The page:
Today my Sister and I watched the live online streaming of our friend’s wedding. We were very excited. We started out sitting side-by-side with a tin of popcorn between us, although she soon migrated up to the couch, leaving me on the floor directly in front of the laptop stand.
My Sister says that this is a far superior way to attend weddings with me, as she claims that in the past I have been known to whisper loud comments of questionable appropriateness during ceremonies.
For some reason, we could not access the sound, so we settled for inventing our own dialogue. However, because we’re us, this did not last very long. We soon fell to squabbling.
Things we bickered about:
1. Whether the guy standing behind The Groom was his best man or his body guard.
2. Whether or not the white guy behind him was our friend The Gospel Magician.
3. Whether The Groom was using his handkerchief to wipe away sweat, tears, or both.
4. Whether or not he would dip The Bride during the kiss. (One of us may even have begun chanting “Dip HER! Dip HER!”, but it didn‘t work.)
The bickering lasted until the candle-lighting ceremony, at which time we argued the merits of substituting a cigarette-lighting ceremony instead (a Camel lighting). It was also during the candle lighting that I attempted to sing some special music, only to be interrupted when my Sister kicked me in the head and tried to claim that it was an accident.
During the long periods of talking, or points at which the bandwidth seemed to be overcome and the screen became stuck on a particular image, my Sister and I indulged in more light chanting (“Give us the KISS! Give us the KISS!“) and discussed various “What If” bridal scenarios:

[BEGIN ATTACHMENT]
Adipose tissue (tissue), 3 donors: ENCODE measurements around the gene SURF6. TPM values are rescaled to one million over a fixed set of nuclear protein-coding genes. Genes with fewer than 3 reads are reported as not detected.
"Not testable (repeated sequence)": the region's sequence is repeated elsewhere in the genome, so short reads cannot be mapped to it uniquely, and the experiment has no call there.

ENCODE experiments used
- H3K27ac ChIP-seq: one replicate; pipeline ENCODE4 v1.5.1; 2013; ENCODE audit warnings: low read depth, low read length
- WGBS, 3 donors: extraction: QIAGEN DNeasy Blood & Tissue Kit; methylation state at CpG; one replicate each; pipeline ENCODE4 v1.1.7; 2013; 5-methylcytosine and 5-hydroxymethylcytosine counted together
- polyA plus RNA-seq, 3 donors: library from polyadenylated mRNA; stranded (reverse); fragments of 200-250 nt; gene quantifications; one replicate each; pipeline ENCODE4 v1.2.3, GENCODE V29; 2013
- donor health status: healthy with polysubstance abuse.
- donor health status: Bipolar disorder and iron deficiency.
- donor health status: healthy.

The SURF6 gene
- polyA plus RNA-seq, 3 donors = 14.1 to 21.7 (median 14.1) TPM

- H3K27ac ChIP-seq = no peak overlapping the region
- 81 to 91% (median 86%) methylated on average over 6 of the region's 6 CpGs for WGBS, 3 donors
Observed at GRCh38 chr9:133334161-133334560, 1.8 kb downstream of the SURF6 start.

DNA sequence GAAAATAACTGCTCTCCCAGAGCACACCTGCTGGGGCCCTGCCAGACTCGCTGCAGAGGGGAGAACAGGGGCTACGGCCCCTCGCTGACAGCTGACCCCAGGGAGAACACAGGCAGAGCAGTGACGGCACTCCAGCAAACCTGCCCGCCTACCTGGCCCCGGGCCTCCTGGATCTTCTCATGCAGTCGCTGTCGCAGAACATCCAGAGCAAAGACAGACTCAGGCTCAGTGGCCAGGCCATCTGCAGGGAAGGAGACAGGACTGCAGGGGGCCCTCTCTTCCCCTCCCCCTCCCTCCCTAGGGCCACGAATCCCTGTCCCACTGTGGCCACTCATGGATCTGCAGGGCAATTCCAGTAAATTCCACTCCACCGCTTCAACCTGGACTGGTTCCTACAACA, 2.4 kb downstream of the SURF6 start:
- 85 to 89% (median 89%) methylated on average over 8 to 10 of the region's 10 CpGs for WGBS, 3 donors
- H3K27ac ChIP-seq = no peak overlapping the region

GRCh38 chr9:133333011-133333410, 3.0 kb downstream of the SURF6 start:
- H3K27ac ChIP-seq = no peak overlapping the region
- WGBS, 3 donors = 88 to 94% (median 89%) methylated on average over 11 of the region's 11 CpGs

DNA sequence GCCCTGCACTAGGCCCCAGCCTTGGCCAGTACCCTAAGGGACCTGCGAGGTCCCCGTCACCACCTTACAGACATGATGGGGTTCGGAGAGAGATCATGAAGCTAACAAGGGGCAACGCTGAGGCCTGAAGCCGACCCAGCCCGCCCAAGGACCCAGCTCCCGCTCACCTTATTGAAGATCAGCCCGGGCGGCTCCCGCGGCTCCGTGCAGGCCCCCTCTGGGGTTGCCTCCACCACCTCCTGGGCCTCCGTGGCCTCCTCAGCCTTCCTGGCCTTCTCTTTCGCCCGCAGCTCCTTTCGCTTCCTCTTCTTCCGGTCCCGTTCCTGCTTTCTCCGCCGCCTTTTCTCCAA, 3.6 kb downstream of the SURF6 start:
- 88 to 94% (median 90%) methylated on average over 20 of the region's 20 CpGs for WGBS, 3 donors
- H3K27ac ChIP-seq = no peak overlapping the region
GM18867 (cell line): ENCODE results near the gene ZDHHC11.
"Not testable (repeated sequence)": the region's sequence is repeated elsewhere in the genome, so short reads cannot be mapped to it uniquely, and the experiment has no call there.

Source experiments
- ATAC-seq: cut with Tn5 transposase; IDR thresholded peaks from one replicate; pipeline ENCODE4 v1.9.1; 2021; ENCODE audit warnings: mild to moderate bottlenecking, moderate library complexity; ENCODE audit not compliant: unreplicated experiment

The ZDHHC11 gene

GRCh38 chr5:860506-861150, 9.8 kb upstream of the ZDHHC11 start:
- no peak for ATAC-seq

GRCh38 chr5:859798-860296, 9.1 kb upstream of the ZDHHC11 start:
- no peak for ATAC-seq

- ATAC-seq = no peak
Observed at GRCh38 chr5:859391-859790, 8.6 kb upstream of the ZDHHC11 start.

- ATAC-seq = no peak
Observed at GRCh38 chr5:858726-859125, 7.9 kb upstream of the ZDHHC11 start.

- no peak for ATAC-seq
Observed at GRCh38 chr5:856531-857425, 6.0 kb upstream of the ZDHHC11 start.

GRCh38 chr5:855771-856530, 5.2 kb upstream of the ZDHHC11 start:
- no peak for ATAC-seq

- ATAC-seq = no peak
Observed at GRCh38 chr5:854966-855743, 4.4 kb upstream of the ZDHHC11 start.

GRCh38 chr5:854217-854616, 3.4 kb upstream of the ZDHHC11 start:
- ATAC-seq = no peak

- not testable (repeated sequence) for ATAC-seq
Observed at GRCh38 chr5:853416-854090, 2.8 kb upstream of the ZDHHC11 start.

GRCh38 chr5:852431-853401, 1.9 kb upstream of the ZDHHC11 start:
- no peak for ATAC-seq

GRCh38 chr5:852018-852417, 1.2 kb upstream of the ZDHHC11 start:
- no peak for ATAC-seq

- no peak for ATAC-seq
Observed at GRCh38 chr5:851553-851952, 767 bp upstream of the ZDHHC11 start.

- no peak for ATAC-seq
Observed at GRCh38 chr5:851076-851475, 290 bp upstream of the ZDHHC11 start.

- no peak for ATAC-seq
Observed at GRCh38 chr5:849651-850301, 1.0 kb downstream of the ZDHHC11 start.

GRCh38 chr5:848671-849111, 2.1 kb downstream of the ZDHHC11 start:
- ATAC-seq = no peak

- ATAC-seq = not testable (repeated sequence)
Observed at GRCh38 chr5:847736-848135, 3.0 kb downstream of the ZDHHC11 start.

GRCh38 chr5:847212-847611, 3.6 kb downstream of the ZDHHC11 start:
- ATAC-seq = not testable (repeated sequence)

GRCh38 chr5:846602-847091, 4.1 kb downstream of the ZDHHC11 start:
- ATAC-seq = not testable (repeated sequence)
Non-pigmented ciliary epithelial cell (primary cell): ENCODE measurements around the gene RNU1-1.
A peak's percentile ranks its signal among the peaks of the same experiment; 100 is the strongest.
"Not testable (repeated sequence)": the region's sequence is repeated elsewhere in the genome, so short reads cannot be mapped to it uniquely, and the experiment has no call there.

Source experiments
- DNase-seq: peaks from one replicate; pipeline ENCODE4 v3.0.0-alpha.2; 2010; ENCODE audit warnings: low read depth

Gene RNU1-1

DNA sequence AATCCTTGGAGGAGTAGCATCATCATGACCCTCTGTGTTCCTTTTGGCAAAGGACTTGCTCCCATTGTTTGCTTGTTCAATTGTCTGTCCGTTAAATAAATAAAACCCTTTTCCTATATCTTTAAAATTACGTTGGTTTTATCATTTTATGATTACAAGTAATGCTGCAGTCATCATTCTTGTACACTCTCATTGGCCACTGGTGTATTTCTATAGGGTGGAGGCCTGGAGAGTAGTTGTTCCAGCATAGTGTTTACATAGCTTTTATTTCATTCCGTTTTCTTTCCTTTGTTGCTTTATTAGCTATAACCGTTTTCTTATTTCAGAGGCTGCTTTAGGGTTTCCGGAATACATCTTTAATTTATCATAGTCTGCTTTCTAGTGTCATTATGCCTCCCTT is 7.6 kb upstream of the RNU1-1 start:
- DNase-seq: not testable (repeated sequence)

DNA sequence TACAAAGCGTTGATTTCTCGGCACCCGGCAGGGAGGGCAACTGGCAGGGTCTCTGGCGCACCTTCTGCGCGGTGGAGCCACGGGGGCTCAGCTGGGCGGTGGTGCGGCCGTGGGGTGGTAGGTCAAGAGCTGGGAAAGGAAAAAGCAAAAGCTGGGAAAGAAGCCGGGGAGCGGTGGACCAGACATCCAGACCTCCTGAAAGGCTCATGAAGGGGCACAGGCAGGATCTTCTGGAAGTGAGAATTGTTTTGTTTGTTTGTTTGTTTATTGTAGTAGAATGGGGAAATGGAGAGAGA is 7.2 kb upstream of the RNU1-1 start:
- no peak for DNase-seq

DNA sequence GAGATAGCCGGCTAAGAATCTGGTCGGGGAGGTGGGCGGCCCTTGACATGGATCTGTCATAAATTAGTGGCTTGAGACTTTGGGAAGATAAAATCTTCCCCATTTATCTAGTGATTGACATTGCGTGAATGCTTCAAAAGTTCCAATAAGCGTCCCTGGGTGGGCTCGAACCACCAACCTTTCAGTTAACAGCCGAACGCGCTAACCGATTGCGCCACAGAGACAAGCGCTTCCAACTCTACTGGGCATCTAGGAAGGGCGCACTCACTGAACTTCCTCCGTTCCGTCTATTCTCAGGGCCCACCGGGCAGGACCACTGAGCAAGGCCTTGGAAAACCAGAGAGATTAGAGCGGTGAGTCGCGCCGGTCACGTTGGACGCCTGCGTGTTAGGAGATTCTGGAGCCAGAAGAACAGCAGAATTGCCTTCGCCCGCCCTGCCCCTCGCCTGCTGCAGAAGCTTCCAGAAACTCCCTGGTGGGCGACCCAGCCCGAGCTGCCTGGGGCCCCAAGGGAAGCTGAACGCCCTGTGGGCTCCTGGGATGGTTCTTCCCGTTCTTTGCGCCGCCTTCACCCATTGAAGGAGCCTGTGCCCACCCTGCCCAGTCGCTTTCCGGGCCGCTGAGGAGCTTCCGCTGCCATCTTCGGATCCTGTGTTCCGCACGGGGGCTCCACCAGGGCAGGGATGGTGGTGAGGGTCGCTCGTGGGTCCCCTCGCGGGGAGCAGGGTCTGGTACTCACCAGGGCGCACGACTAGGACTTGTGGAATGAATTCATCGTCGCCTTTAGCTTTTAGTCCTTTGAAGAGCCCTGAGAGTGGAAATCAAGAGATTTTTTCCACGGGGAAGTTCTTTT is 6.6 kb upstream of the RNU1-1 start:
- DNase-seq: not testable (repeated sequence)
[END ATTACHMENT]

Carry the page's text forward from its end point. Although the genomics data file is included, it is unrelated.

1. What if The Groom’s attempt to produce the ring resulted in an epic fumble-roo-ski, with The Groom bobbling the ring countless times before losing control of it and having to run up the aisle all hunched over in an effort to catch it as it rolled away.
2. What if The Gospel Magician produced the rings by magic, such as pulling them out from behind The Bride’s ear (or making them appear from a magic bag like he does with his disappearing egg).
3. What if the pastor accidentally said “And now it is time for the bows” instead of saying vows.
4. What if instead of processing up the aisle at the end, The Bride and Groom asked The Gospel Magician to make them disappear completely and transport them directly to the reception hall, where they would be ready to greet their astonished guests at their leisure.
We then fell to discussing plans for our own future weddings, in the highly unlikely event that either of us ever has to plan one. We debated the merits of:
1. Conducting the ceremony in Pig Latin (with subtitles for audience members who are not part of our immediate family and are therefore likely to be less adept).
2. Producing a full-on opera, with all vows sung and accompanied by a live orchestra (conducted by The Director, of course, who will surely be over his Shingles by then). Regardless of which of us were to be the bride, I would don a helmet with horns sticking out of it, and my Sister would wear a bronze breastplate and carry a spear.
3. The appropriateness of my stomping up the aisle to “Dies Irae” (“The Day of Wrath,” from Mozart’s Requiem).
4. A Masquerade Wedding, in which everyone carries those sly little masks on sticks to hold up in front of their faces while speaking with exaggeratedly rounded vowel tones. In that case, there would be nothing for it but to use Andrew Lloyd Webber’s “Masquerade” for the wedding march.
5. A Medieval Wedding Feast, complete with a roast pig, tankards of frothy beverages, jugglers, minstrels, and a Fool.
This last one, my Sister has actually been considering for some time. She genuinely believes that if she ever does get married, this is what she will do.
She also says that when she does, I will be The Fool.